Legally, the 5-4 decision is another indication of the stark ideological divide in the Court when it comes to a whole host of issues. To be fair, this ideological divide predated Chief Justice Roberts’ appointment. Yet today’s ruling needs to be seen in the context of other high profile cases over the last decade, including Bush. V. Gore in 2000 and Citizens United in 2009. In NFIB, it is once again evident that there is little consensus in this Court on the powers of Congress or the role of the Supreme Court to limit those powers.
We may never know all the reasons why Roberts chose to vote with the liberal wing of the Court. Regardless, no Chief Justice prefers divided decisions, especially on landmark decisions. Think of Chief Justice Warren securing a unanimous vote in Brown, or Justice Blackmun a 7-2 vote in Roe – or even Justice Henry Billings Brown, who wrote the now disgraced majority opinion in Plessy v. Ferguson that was signed by all of his colleagues except one. The Court’s legitimacy is always on the line, never more so in high profile cases. Unanimous or near unanimous decisions provide the Court a certain amount of cover. A decision like this is more of a cacophony – and moves us in the opposite direction. Ultimately it may reflect on Roberts’ stewardship for years to come when the books are closed on his tenure.


Healthcare law fails to address rising costs

Tomorrow, the Supreme Court is expected to deliver its ruling on the constitutionality of President Obama’s health care law. Whatever the court decides, it is clear to see that the president’s plan is not working.  Americans who already had health insurance coverage have continued to see their premiums dramatically increase each year, and those without coverage are being forced to buy more insurance than they actually need or can afford.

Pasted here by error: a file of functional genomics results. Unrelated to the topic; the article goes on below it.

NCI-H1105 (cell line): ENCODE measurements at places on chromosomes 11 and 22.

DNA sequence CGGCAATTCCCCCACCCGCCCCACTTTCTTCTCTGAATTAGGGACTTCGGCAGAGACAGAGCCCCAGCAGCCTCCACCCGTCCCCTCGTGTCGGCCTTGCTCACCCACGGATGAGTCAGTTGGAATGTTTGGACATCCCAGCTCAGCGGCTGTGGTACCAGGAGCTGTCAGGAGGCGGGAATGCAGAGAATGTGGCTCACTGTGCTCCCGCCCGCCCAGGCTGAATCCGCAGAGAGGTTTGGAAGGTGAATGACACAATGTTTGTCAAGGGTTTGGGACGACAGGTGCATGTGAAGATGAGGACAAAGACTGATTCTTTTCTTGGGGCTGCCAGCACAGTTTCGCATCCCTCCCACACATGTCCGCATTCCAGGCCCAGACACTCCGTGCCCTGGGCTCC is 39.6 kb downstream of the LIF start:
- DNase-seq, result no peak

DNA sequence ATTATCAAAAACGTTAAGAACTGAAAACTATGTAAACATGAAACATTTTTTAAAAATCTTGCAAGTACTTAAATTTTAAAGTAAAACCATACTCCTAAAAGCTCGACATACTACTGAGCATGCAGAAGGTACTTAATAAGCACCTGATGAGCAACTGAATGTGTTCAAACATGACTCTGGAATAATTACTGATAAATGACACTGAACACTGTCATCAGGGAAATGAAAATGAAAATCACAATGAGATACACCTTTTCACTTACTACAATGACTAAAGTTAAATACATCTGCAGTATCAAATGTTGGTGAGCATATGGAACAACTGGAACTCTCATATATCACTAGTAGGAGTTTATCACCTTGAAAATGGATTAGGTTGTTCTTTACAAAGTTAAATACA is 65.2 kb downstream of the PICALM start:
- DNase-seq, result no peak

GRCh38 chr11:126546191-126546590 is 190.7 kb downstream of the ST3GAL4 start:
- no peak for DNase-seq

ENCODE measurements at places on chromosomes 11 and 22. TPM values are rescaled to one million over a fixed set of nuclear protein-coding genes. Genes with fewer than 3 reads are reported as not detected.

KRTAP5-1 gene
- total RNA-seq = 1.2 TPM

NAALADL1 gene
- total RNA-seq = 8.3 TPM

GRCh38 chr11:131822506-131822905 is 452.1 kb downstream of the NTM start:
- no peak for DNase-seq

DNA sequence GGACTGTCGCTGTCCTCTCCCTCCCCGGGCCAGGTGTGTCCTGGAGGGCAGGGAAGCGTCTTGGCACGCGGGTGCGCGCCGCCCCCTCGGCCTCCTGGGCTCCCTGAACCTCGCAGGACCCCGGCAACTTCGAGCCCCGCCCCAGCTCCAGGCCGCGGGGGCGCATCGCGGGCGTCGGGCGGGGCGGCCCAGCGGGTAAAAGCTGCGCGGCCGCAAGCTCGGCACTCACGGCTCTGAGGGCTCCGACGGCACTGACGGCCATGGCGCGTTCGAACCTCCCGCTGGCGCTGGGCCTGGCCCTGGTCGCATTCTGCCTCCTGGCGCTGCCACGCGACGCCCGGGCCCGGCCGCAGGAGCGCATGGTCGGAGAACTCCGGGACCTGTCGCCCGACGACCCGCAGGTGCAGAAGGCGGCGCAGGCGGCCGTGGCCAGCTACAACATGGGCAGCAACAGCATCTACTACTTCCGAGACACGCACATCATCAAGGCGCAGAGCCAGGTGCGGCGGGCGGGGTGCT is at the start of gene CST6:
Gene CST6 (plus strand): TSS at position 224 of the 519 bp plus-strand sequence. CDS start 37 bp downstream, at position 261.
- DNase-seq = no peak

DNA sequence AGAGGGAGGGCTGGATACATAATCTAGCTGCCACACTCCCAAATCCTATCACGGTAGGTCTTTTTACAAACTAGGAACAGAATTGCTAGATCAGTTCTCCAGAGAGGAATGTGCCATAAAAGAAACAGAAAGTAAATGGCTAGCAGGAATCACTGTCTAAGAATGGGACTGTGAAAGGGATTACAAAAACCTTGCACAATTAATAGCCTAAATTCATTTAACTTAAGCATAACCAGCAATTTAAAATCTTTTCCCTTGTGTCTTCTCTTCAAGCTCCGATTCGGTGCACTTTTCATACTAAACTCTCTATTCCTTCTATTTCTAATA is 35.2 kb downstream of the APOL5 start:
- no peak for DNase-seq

Pancreatic cancer patients and families deserve hope

It’s been nearly three years since my husband lost his heroic battle with pancreatic cancer. Patrick received his diagnosis in January 2008, and like most patients, he had to beat extremely tough odds to survive.
We knew it would be a difficult battle, but he fought his disease with incredible determination, even as the cancer weakened his body, that shining, positive spirit of his never let up.


Small business heroes before the Supreme Court

Small business is as American as baseball and apple pie.  Much like rooting for underdogs in baseball, in Washington we love cheering the success of small business and entrepreneurship. Why is it, then, that small business seems to come up short when politicians try to reform the tax code, reduce the deficit, fix health care, and cut red tape caused by excessive regulation?  Maybe it is because small business has its share of enemies. Periodically, a few economists opine that small firms are not the principal job creators, that business failures threaten our economy, and that the profit motive of entrepreneurs is evil. When activists in Washington disagree with small business, they attack the trade and membership organizations that advocate for their members in our nation’s capital.